Automotive Service Technicians
Automotive service technicians inspect, maintain, service, and repair vehicles. It is their job to ensure that the parts and systems in cars and light trucks are working properly and are safe to operate. Once a vehicle is brought into a shop, an automotive service mechanic will diagnose any problems by identifying mechanical issues, testing engines, performing basic maintenance, and repairing or replacing parts.
The majority of automotive service technicians work on a full-time basis, including night and weekend shifts, depending on the employer. Some technicians are self-employed. Because of the intricacies of working with car and truck engines, there is a higher risk of injury for automotive service techs than for other careers. As long as safety precautions are adhered to, injuries will likely be limited to scrapes, bruises, and other minor incidents. Technicians should expect to work in well-lit, well-ventilated automotive shops.
|Degree Level||High school diploma or equivalent; some employers may prefer an associate degree|
|Degree Field||Automotive technology|
|Experience||Varies; completion of an automotive training program should be sufficient for entry-level positions|
|Licensure and Certification||EPA (Environmental Protection Agency) requires licensure for technicians who work with refrigerants; basic ASE (National Institute of Automotive Service Excellence) certification may be required and other advanced ASE certifications available|
|Key Skills||Attention to detail; manual dexterity; mechanical, troubleshooting, and customer service skills|
|Salary||$37,850 per year (2015 median salary for all automotive service technicians)|
Source: U.S. Bureau of Labor Statistics, Monster.com Job Postings (August 2012)
Step 1: An Automotive Program
Students can primarily find automotive technology programs available at community colleges and vocational schools. Opportunities are available to pursue both certificate and associate degree programs. While a certificate program may last anywhere from 6 to 12 months, associate degree programs will often require two years of study. In order to prepare for certification in the field, students can take courses in steering and suspension, tire and wheel alignment, brake systems, automotive electronics, air conditioning and heating, transmissions, and automotive engines.
One route to a successful career as an auto technician is to begin taking courses in high school. Some high schools feature an Automotive Youth Education Service program that offers foundational training in automotive repair. This organization works in association with the ASE and can prepare students for a college program.
Step 2: Gain Experience
Internships may be part of an automotive technology program and can give prospective automotive service technicians an opportunity to gain experience in the field. Students will work and learn under the supervision of an experienced automotive service technician and begin applying what they have learned in the classroom in a practical environment. This is also an opportunity to prepare for employment after graduation and develop relationships within the field.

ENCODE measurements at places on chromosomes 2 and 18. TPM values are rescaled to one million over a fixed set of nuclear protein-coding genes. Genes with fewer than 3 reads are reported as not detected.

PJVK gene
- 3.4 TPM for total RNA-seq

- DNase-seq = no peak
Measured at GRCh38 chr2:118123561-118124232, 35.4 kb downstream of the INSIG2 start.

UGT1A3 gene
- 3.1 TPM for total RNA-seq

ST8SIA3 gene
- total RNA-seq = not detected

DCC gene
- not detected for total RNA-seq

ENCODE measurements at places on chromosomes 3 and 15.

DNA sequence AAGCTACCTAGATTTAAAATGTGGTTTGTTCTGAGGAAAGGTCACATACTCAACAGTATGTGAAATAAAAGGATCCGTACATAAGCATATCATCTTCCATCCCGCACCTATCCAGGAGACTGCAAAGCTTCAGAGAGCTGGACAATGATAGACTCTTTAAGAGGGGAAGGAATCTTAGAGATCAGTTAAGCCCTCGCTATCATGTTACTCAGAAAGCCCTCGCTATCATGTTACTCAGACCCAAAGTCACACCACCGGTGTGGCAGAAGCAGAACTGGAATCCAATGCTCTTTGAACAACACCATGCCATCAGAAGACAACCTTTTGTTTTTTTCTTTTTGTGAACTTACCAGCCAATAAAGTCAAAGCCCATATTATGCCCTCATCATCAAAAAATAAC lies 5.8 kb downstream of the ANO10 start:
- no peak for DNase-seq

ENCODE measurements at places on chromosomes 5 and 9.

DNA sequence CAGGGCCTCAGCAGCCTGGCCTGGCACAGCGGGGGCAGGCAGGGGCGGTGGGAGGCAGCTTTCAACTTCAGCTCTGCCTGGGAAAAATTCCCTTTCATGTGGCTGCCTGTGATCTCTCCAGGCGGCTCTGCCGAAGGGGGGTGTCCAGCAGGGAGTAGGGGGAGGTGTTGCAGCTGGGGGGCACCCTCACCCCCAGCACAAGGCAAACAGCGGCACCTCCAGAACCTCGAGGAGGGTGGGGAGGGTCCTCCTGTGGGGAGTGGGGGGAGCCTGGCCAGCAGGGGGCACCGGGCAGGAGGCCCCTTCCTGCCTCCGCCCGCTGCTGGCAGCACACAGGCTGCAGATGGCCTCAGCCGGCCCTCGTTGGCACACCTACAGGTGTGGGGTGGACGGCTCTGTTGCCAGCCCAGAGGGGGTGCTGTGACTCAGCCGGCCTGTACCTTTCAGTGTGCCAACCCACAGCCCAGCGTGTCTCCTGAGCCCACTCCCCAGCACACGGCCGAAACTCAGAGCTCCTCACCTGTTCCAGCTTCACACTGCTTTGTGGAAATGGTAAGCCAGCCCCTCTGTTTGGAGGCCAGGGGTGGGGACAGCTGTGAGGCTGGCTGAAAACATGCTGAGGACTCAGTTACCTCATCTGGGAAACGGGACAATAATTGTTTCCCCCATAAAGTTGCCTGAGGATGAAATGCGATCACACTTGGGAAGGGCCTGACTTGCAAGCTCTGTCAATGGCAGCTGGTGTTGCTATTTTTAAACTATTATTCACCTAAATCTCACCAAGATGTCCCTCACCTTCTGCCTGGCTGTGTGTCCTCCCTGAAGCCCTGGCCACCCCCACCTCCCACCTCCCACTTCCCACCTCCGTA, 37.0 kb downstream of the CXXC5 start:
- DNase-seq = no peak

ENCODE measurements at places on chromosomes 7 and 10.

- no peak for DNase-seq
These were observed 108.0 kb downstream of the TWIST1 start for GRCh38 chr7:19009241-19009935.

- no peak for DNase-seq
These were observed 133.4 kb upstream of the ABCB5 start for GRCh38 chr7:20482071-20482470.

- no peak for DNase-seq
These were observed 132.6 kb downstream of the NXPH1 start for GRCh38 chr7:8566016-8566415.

Another way to increase one's opportunities for employment is to enroll in a manufacturer-sponsored program. Some automotive technology programs are sponsored by a specific manufacturer and teach students how to service a certain brand of vehicle. For example, GM, Ford, or Chevy may sponsor a program to prepare graduates for employment in one of their dealerships.
Those new to this career field should also obtain student certification. Students approaching completion of an automotive service technician program are eligible for the ASE Student Certification. This certification can provide students with increased opportunity to gain employment after graduation. Obtaining this student certification does not require any experience, but students do need to pass one or more exams.
Step 3: License for Refrigerants
Auto technicians who work with or are involved in the purchase of refrigerants are required to become licensed by the Environmental Protection Agency (EPA). Technicians need to pass an EPA exam to obtain licensure. Training for the exam is typically available at employer associations, unions, and automotive trade schools.
Step 4: Professional Certification
Obtaining professional certifications can advance a career in automotive technology. The ASE offers the Automobile and Light Truck Certification A1 through A9 tests. Areas of testing include brake systems, engines, and electrical systems. Some employers require technicians to earn a minimum number of certifications once they meet experience requirements.
Earning additional levels of certification is voluntary, but could result in higher salaries, according to the Bureau of Labor Statistics. Automotive technicians who pass the A1 through A8 certification exams receive the credential of ASE-Certified Master Automobile Technician.
When planning a career as an auto technician, prepare to follow up high school with a combination of experience, education, and certifications. Employers will look for individuals with an associate degree or the completion of a training program, relevant work experience, and certifications and professional licensure from the ASE.